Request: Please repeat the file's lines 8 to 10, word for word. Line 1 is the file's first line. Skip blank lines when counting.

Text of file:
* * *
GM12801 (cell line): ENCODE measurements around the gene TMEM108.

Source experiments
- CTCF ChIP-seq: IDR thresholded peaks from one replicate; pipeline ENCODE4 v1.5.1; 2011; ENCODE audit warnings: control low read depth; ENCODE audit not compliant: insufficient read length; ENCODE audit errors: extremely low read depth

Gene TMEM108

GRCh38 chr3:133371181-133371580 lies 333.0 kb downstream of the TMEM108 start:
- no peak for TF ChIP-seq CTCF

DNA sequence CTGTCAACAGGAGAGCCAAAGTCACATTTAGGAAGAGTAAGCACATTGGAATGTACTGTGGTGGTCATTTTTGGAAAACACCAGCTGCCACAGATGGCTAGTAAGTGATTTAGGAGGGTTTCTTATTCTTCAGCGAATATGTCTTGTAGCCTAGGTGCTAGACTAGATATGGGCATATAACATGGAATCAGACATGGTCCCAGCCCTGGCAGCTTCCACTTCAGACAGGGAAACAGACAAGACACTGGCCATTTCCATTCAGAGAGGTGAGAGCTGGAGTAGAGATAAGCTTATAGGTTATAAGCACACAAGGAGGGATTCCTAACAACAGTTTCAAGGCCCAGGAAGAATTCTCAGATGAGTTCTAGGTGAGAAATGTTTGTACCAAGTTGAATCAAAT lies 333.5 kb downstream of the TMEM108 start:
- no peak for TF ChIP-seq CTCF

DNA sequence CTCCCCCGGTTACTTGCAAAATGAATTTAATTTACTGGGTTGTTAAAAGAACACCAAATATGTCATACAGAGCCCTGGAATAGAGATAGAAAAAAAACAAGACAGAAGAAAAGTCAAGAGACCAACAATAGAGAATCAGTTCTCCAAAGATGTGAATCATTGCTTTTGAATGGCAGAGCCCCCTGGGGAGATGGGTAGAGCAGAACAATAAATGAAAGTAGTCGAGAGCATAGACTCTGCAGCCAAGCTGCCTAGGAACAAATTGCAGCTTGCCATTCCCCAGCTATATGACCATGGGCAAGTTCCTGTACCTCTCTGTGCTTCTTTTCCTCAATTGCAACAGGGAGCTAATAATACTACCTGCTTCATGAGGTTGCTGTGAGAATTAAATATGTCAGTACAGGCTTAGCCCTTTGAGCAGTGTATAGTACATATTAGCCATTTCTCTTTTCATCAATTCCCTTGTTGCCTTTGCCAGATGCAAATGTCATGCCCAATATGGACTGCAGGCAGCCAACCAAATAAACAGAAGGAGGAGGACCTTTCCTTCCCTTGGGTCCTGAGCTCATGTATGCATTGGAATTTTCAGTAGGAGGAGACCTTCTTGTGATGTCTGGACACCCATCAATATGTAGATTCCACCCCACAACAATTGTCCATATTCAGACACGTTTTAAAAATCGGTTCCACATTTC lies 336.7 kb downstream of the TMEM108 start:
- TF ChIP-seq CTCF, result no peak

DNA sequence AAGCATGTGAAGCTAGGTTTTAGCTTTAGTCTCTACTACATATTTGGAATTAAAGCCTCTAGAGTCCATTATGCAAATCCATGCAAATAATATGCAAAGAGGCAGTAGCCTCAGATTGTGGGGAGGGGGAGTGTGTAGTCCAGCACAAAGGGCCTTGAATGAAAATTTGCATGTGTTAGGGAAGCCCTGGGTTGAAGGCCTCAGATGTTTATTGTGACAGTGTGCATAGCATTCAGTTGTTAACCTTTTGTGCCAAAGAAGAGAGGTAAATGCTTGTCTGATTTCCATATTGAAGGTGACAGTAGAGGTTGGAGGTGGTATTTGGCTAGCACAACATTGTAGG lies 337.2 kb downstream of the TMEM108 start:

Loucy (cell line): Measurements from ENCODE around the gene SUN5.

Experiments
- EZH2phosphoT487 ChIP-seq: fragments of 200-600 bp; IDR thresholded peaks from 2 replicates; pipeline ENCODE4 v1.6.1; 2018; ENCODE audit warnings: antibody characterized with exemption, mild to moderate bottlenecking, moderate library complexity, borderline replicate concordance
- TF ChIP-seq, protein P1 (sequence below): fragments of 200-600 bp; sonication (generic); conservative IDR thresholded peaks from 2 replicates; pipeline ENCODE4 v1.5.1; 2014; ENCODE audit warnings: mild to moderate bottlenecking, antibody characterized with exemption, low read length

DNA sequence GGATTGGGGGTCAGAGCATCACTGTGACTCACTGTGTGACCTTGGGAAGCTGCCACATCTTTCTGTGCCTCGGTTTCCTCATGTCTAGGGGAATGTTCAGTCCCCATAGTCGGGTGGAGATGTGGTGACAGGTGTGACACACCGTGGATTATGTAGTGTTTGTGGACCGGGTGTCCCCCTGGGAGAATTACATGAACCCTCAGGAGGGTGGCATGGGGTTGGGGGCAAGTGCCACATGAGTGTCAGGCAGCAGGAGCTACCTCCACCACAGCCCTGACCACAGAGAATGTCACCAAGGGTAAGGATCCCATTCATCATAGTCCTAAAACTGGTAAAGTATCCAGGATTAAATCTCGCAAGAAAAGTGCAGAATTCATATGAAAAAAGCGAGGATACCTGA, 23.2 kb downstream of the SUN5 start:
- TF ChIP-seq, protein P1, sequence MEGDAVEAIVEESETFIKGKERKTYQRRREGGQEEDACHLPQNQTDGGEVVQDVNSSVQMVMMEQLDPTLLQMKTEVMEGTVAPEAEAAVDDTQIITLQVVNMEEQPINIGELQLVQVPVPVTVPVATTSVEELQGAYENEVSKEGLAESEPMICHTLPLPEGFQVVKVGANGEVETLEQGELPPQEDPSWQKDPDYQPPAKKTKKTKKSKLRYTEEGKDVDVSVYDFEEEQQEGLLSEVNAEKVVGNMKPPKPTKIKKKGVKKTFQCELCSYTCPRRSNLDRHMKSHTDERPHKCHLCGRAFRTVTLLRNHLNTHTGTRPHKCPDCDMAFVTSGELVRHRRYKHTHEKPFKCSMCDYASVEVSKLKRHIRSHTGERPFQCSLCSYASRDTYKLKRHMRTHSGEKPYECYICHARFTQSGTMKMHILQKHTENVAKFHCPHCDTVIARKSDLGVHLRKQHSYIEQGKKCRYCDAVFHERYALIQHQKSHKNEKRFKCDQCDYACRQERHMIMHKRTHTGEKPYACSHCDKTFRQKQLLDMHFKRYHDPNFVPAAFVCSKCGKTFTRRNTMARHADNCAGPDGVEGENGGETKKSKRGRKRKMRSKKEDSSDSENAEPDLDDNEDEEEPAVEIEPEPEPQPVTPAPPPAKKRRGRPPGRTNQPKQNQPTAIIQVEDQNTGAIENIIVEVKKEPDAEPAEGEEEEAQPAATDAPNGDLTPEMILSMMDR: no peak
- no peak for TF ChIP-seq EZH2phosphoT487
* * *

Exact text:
- no peak for TF ChIP-seq CTCF

DNA sequence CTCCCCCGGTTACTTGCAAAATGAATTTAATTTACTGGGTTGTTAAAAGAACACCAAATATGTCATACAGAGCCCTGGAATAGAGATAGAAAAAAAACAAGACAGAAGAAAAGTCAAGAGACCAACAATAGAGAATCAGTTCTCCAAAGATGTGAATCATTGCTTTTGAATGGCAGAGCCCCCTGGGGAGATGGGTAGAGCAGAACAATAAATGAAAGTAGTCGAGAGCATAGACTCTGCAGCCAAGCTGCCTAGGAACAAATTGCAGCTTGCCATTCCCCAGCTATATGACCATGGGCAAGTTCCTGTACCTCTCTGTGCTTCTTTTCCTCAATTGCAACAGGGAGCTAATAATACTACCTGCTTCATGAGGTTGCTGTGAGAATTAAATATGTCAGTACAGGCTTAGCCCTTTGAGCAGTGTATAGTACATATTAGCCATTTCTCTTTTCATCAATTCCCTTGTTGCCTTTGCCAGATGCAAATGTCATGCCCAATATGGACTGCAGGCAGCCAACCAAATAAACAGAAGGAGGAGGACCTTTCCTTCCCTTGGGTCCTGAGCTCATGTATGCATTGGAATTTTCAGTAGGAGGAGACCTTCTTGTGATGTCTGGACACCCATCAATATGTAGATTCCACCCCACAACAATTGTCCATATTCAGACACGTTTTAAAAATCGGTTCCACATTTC lies 336.7 kb downstream of the TMEM108 start:
- TF ChIP-seq CTCF, result no peak